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6 Jun 2011

USB – RS232 converter, uses only Tx and Rx lines, with selectable 2400, 9600, or 38400bps. PCB projected to fit in old mobilephone cable, most of parts is surface-mounted. For more info see original autor Osamu Tamura site. Pcb’s, driver, and firmware is attached below.

Converter USB – RS232 – [Link]

6 Jun 2011

3in1 universal converter. Based on FTDI 232R chip seen as normal COM port, and two serial converters MAX232 and MAX485. Allow to be used as RS232, RS485, or UAR TTL converter. Connections parameters can be set through the system, as in normal COM port. Supported speeds: 110 to 921600bps.

3in1 converter – USB to RS232, RS485, UART - [Link]

6 Jun 2011

Arhi tested out the VEHO Discover VMS004 Delux USB microscope: [via]

As expected – the “tripod” is crappy but could be used with some modifications…

The unexpected “con” wrt this microscope is that it can only do 20x and 400x – nothing in between. Not really what I expected, but not too big of a problem at the end. The 400x is ok for examining joints only dof is so shallow that it will take some getting used to ..

VMS004 delux USB microscope - [Link]

3 Jun 2011

picnote.blogspot.com writes:

I have designed many small footprint PIC projects (such as, pocket watches and wristwatches) but I cannot make them really portable. To make them portable, I need small power sources. Of course, Coin Cell battery would be the smallest DC source that I can buy. The problem is that a Lithium button cell provides 3 V. which is not enough to drive my projects. I thought about using DC-DC step-up converter to boost 3 V. to 5 V. However, it’s a little bit complex to add DC-DC converter to the projects. Moreover, my projects consume a lot of power as they consist of many LEDs, a button battery will not last for a day. So, I stopped my think at that point.

USB Coin/Button Cell Battery Charger - [Link]

27 May 2011

sandroP made a single-sided PCB version of the USB IR Toy v2:

I’ve recently built a single-sided, through-hole version of the USB IR Toy v2, using the schematic posted on the wiki for it without the pin breakout area…

Mine is 40x50mm using an USB-A connector and includes a USB pin header, VCC/GND/RX/TX header for serial communications and ICSP – had to dispense with the pin breakout area though.

gSchem and PCB formatted design files are posted.

Single-sided, through-hole USB IR Toy v2 – [Link]

24 May 2011

bidouille.org writes: [via]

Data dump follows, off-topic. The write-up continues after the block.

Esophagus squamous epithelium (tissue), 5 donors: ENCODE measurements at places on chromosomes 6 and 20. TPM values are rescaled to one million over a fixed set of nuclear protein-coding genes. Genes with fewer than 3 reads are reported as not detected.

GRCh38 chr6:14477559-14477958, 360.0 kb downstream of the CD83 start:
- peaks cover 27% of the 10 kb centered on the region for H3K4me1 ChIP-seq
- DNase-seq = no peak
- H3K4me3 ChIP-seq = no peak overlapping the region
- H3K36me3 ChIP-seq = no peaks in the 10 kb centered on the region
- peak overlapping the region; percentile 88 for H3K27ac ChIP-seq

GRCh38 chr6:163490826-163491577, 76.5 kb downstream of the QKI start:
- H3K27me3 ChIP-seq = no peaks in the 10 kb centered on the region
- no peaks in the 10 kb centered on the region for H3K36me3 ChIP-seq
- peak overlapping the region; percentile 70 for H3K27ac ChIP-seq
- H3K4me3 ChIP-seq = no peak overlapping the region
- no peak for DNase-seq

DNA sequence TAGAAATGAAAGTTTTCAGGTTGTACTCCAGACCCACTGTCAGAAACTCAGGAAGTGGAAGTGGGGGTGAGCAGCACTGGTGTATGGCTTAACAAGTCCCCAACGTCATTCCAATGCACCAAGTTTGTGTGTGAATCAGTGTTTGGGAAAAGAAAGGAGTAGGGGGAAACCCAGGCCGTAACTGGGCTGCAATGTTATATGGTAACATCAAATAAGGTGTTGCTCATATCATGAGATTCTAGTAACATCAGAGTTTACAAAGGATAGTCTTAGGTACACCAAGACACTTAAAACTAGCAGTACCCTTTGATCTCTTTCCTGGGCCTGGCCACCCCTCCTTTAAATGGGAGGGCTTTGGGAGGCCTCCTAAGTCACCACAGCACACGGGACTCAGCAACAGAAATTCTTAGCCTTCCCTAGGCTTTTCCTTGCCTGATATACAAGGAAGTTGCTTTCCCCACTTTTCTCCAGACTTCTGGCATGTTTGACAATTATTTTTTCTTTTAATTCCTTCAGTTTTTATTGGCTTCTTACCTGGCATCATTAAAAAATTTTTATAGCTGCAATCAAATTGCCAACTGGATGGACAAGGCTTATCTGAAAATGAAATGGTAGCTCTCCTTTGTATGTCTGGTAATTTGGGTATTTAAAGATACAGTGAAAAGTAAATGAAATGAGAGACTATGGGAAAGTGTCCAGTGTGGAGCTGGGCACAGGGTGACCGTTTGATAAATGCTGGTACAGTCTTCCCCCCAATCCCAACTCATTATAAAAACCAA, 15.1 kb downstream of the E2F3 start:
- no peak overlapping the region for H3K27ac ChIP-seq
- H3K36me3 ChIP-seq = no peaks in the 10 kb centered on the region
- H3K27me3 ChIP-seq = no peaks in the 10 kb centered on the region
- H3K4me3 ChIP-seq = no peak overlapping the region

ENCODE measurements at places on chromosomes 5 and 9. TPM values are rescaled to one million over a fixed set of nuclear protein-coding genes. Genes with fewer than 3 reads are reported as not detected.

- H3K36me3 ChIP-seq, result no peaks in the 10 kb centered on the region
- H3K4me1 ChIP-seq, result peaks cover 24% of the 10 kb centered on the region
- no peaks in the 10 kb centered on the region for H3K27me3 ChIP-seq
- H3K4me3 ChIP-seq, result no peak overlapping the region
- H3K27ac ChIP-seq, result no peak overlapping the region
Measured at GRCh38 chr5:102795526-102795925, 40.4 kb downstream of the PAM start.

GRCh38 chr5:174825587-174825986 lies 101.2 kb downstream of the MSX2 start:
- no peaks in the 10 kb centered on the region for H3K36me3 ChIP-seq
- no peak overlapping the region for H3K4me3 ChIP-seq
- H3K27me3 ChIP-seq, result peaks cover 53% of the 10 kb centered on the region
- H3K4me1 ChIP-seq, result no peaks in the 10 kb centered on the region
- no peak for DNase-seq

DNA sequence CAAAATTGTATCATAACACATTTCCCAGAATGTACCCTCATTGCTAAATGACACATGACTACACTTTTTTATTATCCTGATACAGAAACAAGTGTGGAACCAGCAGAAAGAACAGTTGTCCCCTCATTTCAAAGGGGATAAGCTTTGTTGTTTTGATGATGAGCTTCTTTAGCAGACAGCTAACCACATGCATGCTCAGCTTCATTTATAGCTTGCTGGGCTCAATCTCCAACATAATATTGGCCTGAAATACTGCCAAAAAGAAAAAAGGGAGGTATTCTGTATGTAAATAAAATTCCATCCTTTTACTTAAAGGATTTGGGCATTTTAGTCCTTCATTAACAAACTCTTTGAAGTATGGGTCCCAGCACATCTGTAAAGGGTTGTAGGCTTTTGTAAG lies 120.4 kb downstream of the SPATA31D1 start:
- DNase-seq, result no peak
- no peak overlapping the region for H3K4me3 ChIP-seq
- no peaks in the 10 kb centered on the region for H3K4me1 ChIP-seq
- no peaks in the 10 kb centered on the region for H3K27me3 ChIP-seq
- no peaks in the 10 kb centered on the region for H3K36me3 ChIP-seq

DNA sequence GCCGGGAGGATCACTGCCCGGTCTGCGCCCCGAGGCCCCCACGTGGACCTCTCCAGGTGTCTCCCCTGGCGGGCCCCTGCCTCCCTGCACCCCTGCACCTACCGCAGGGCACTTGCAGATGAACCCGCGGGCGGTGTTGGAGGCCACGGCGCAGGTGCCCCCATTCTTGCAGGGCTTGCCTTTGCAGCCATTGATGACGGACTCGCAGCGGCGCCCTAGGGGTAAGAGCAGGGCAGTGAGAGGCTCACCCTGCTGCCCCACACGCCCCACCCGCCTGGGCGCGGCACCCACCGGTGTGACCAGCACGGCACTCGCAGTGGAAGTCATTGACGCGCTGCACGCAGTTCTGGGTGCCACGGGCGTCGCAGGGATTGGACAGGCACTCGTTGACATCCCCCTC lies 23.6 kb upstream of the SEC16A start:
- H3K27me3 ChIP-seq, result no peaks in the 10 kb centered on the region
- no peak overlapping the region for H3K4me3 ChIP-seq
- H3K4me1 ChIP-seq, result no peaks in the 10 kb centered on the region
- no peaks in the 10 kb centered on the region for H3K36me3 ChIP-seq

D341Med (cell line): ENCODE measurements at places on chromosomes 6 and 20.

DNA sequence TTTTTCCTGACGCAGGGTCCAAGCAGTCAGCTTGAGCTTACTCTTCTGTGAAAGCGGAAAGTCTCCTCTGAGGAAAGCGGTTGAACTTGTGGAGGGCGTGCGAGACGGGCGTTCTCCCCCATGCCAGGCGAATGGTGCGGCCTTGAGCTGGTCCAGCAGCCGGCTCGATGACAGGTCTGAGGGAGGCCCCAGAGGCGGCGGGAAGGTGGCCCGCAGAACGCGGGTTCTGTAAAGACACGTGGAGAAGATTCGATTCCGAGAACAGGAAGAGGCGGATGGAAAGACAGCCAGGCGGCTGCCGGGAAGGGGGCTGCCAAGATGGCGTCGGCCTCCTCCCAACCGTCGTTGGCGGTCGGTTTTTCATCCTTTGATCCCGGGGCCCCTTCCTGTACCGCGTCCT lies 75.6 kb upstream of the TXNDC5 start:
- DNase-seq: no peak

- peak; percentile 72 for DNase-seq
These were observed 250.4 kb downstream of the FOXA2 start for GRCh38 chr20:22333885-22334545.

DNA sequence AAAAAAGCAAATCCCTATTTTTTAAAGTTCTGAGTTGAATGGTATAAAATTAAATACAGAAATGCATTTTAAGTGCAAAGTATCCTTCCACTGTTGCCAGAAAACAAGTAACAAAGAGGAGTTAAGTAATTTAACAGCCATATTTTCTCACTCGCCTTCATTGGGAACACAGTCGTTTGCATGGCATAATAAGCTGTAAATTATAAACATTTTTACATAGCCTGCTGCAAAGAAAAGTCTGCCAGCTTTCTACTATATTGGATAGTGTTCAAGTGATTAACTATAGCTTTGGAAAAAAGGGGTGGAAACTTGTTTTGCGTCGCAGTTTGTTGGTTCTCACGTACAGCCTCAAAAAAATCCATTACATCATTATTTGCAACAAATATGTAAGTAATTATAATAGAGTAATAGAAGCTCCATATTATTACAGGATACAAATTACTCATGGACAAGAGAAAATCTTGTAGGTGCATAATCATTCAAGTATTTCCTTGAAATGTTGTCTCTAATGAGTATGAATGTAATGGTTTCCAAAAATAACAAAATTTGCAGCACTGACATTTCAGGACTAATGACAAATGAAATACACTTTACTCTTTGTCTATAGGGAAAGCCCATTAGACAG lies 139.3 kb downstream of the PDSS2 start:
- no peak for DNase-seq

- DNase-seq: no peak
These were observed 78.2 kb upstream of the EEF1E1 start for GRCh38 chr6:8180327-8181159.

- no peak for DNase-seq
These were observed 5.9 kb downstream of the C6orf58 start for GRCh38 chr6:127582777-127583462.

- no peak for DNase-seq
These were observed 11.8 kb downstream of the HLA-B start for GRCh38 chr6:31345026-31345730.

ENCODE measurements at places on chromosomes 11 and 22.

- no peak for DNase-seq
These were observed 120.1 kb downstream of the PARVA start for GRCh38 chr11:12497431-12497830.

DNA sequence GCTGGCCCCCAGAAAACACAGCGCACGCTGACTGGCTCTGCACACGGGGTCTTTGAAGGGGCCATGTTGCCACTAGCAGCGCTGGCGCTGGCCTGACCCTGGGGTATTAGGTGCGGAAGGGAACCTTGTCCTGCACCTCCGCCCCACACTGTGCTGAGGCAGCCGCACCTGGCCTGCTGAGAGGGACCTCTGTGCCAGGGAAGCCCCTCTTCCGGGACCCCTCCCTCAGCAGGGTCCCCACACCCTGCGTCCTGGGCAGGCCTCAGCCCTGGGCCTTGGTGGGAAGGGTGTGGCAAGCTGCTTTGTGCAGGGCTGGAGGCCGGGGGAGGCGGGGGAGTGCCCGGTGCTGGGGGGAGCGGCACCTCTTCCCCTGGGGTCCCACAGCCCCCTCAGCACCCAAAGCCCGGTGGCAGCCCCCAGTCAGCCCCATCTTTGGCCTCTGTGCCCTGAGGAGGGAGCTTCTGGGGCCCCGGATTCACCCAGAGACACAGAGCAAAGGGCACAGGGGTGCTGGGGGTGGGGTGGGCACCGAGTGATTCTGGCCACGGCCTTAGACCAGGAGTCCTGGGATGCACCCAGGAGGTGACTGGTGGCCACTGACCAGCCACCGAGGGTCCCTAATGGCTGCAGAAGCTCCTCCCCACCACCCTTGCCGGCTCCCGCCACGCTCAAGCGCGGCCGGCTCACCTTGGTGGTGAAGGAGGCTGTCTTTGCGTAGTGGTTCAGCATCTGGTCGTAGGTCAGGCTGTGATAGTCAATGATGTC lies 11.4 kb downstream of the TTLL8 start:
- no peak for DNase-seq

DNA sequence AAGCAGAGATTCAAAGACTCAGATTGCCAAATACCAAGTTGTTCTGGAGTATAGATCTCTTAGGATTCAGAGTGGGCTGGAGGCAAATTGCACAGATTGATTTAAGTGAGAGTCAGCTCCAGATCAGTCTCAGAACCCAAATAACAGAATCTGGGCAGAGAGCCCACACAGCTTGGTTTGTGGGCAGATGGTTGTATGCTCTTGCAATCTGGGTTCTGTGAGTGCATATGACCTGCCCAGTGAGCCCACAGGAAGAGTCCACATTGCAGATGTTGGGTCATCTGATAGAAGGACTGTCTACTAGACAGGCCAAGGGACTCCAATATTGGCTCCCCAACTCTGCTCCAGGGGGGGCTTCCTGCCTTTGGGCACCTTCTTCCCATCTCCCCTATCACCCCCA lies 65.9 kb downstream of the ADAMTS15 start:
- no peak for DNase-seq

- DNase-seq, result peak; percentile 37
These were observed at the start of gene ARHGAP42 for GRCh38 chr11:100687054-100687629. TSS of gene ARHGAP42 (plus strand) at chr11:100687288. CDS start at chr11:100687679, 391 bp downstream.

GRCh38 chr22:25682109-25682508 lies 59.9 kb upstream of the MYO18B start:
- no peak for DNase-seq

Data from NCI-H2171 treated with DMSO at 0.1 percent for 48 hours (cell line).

The Kvarts DRSB-01 (Кварц ДРСБ-01) is a simple consumer Geiger counter. It does not feature a display of any kind like most modern Geiger counters do, but instead each particle detected by the tube make a very characteristic “click”. It was manufactured in the early 1990’s and is not made any more, but you can still find it commonly on places like eBay. I got mine for about 15€ a few years ago, but unfortunately prices have skyrocketed recently after the events in Fukushima brought back the reality that is radioactivity into everyone’s minds.

Geiger Counter USB Hack – [Link]

24 May 2011

ashishrd.blogspot.com writes:

This is a USB interface board I’ve built around a PIC 18f4550 microcontroller from Microchip. As many of you probably know, I’ve used my computer’s parallel port to connect many things to my computer. However, most laptops don’t have parallel ports these days, so I needed a way to connect things without a parallel port. This board does exactly that (and actually much, much more). I found a really nice tutorial on building this board here – http://eegeek.net/content/view/13/32/

Homemade USB interface board using a PIC – [Link]

23 May 2011

jumptuck.wordpress.com writes:

One of the biggest hurdles for the mythTV community seems to be providing an IR receiver so that you can use your remote control with it. I had been using a serial ir receiver but decided to try building my own USB receiver. This is based on the work by Dick Streefland found here: http://www.xs4all.nl/~dicks/avr/usbtiny/

USB IR Receiver – [Link]

21 May 2011

dharmanitech.com writes:

Here is an easy an popular way to start using USB in your designs without going into learning the complicated USB protocol. This circuit converts normal USART signals from any microcontroller into USB compatible signals which can be directly connected to the PC. If u r designing a circuit and u need pc interface, then this is the best way, use USB, as the RS232 ports are disappearing from PCs and laptops very fast.

USART-to-USB converter using FT232BM chip – [Link]

16 May 2011

charudatt posted a self switching, self powered, USB to RS485 converter using the MCP2200 breakout board. [via]

Auto switching, self powered, USB to RS485 using MCP2200 - [Link]





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